Greatest Cowboys By Their Jersey Numbers: #71

Part of the Greatest Players by Number Series

Jersey #71

Eleven players have worn #71 for the Cowboys. This includes eight offensive linemen and three defensive linemen.

Note: This has been updated since its original posting to include Cory Proctor.

Paul Dickson, T, Baylor, 1960

Statistics: n/a

Accolades: None.

Longevity: He played one season in Dallas.

Intangibles: He apparently earned the nickname “Suitcase” thanks to his large hands. He played one season in Dallas before being traded to Minnesota, where he was converted to defensive line and served as a backup for nearly a decade.

Mike Dwyer, DT, Massachusetts, 1987

Statistics: He recorded one sack with the Cowboys.

Accolades: None.

Longevity: He played in all three replacement games in 1987.

Intangibles: None.

Andy Frederick, T, New Mexico, 1977-81

Statistics: n/a

Accolades: None.

Longevity: He played five seasons in Dallas.

Intangibles: Frederick backed up the likes of Ralph Neely, Rayfield Wright, Pat Donovan, and Jim Cooper. He played five seasons in Dallas before moving on to play for Cleveland and Chicago.

Charlie Granger, T, Southern, 1961

Statistics: n/a

Accolades: None.

Longevity: He played part of one season in Dallas.

Intangibles: Granger played eight games for the Cowboys before Dallas traded him to St. Louis.

Alcender Jackson, G, Louisiana State, 2000-01

Statistics: n/a

Accolades: None.

Longevity: He played part of one season in Dallas.

Intangibles: He also saw action with the Green Bay Packers in 2002.

Cory Proctor, C/G, Montana, 2007-present

Statistics: n/a

Accolades: None.

Longevity: Proctor was first signed in 2005, but he did not see action until 2007.

Intangibles: Proctor filled in ably for Andre Gurode and Leonard Davis in 2007.

Don Talbert, DE/OT, Texas, 1962, 1965, 1971

Statistics: n/a

Accolades: None.

Longevity: Talbert played three seasons with the Cowboys in nonconsecutive years.

Intangibles: Dallas drafted Talbert in 1962, and he made the team as a rookie. He spent two seasons in Vietnam, and then returned to the Cowboys in 1965. He was selected in two expansion drafts– first by Atlanta in 1966, and then by New Orleans in 1969. He returned to the Cowboys in 1971 as a backup.

Willie Townes, DE, Tulsa, 1966-68

Statistics: Townes recorded one safety and scored a touchdown on a fumble recovery.

Accolades: None.

Longevity: He played three seasons with the Cowboys.

Intangibles: Townes was drafted in 1966 and became a starter that season. In fact, he started both NFL Championship Games against Green Bay, and it was his hit on Bart Starr in the Ice Bowl that led to George Andrie’s fumble recovery for a touchdown. However, he was injured in 1968, and after returning out of shape in 1970, he was traded to New Orleans.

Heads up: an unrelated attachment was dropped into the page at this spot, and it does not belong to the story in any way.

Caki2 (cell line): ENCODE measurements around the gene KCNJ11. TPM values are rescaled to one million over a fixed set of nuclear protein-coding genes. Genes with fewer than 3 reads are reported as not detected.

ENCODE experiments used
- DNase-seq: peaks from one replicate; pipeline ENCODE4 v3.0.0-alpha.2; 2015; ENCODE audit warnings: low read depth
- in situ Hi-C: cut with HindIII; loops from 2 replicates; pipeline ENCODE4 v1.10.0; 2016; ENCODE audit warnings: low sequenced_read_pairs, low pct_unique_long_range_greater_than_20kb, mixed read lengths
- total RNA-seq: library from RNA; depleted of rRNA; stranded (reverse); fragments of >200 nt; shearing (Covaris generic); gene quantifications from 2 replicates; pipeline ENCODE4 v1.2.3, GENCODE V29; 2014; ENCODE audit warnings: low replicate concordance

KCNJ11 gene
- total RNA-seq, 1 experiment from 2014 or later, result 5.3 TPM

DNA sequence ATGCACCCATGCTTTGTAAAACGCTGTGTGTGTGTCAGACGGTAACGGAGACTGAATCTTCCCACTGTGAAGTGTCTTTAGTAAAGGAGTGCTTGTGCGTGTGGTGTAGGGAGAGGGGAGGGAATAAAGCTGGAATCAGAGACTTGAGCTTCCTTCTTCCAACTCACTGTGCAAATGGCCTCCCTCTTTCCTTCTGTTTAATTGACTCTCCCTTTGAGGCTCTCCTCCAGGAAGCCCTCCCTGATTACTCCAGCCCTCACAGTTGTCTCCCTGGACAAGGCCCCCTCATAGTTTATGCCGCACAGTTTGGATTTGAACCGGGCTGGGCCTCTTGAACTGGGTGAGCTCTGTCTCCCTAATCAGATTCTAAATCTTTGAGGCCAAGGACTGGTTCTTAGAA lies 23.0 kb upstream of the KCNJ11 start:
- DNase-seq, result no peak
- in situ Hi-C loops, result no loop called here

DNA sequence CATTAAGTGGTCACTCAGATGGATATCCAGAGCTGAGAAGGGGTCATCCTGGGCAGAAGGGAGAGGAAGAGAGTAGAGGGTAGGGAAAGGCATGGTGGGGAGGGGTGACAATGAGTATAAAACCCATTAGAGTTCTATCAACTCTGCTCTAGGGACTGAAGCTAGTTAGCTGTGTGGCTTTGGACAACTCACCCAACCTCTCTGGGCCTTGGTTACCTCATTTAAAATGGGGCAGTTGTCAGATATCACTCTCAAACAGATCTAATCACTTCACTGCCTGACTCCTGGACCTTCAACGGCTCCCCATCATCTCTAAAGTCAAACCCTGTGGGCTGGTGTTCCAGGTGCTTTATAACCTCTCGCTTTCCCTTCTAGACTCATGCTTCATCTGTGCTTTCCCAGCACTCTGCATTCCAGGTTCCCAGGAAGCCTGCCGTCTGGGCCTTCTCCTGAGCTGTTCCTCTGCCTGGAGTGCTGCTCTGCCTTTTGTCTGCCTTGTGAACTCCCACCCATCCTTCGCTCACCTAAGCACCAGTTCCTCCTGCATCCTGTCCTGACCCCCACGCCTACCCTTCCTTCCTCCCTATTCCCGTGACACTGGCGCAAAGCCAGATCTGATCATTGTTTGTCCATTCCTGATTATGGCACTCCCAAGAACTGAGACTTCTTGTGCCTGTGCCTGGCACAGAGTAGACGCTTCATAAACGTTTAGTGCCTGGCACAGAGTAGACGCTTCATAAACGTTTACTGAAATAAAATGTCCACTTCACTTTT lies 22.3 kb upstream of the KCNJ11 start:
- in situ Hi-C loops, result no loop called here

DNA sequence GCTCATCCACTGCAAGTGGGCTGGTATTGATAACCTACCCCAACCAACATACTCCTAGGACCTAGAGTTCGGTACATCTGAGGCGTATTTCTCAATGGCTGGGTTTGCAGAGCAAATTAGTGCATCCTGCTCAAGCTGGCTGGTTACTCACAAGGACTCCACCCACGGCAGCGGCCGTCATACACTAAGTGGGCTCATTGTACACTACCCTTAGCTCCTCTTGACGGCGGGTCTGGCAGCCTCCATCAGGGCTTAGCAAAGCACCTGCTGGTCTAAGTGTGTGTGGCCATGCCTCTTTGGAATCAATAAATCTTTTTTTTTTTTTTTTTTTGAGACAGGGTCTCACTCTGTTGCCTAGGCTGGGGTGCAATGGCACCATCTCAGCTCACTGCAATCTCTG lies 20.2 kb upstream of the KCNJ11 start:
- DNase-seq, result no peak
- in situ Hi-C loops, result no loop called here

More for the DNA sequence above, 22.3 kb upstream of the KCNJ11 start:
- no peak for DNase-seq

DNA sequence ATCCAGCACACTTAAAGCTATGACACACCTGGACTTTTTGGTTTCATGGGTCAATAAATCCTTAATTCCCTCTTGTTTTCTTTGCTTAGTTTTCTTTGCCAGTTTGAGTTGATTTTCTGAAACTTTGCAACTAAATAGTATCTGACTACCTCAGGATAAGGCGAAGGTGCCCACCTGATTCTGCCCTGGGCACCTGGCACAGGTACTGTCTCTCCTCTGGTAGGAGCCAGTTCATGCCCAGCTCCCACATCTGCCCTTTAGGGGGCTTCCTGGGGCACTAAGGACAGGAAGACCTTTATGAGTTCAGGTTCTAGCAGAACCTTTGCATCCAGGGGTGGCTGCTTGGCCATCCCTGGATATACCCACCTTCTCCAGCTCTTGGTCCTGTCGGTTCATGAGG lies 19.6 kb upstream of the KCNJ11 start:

Mark Tuinei, OT/DL, Hawaii, 1983-97

Statistics: He recorded one sack as a defensive lineman.

Accolades: He was named to two Pro Bowls.

Longevity: Tuinei played fifteen seasons with the Cowboys, tying a team record.

Intangibles: He began his career as a free agent defensive tackle, but he successfully made the transition to offensive line starting in 1985. He became a starter in 1987 and was the team’s left tackle in each of the Super Bowl wins of the 1990s.

Rodney Wallace, G/T, New Mexico, 1971-73

Statistics: n/a

Accolades: None.

Longevity: He played three seasons with the Cowboys.

Intangibles: Wallace was a backup for three seasons at both guard and tackle.

Tyson Walter, OL, Ohio State, 2002-04

Statistics: n/a

Accolades: None.

Longevity: He played three seasons in Dallas.

Intangibles: Walter saw quite a bit of time at center as a rookie in 2002, but he was primarily a backup in 2003 and 2004. He played for the Packers and Redskins in 2006.

Poll

Here is your chance to vote for the greatest player to wear #71.

Greatest #71

  • Mark Tuinei (91%, 84 Votes)
  • Don Talbert (2%, 2 Votes)
  • Willie Townes (2%, 2 Votes)
  • Tyson Walter (1%, 1 Votes)
  • Cory Proctor (1%, 1 Votes)
  • Andy Frederick (1%, 1 Votes)
  • Mike Dwyer (1%, 1 Votes)
  • Alcender Jackson (0%, 0 Votes)
  • Charlie Granger (0%, 0 Votes)
  • Rodney Wallace (0%, 0 Votes)
  • Paul Dickson (0%, 0 Votes)

Total Voters: 92

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My Vote: Tuinei

Mark TuineiThis was is really no contest. Tuinei was a mainstay on the Cowboys for the same length of time that Bill Bates was, and his steady play at left tackle was vitally important during the Super Bowl runs of the 1990s. His death in 1999 was tragic and still difficult to believe, even nearly 10 years later. But he left a solid legacy as one of the great players for the organization.

  • Fred Goodwin

    Just a word about Dwyer — he was one of the replacement players that joined the team during the ’87 strike.

    His enthusiasm and joy for the game caught the public’s attention; I believe there was a photo of him pumping the air after a tackle that made the cover of one issue of the home game program.

    It was Dwyer that caused me to actually buy a ticket for a replacement game (I forget which game it was) and while waiting in line to get in, I was interviewed by a Tyler, TX TV station.

    I told them I loved the Cowboy regulars, but that they had gotten too comfortable in their roles as local heroes — whereas replacement players like Dwyer actually brought fun and emotion back into the game. I loved watching him and the other replacements.

  • Tim Truemper

    Great post Fred. I had forgotten about Dwyer.

    Mark Tunei was quite a player and was part of an offensive line that Landry was slowly rebuilding.

    Willie Townes was developing into a great player. His injury in 1968 was fairly serious and he had difficulties in his comeback. However, it led to Larry Cole replacing him so….
    I remember when Townes hit Starr that caused the fumble in the Ice Bowl. I was 10 years old and I was just a jumping up and down!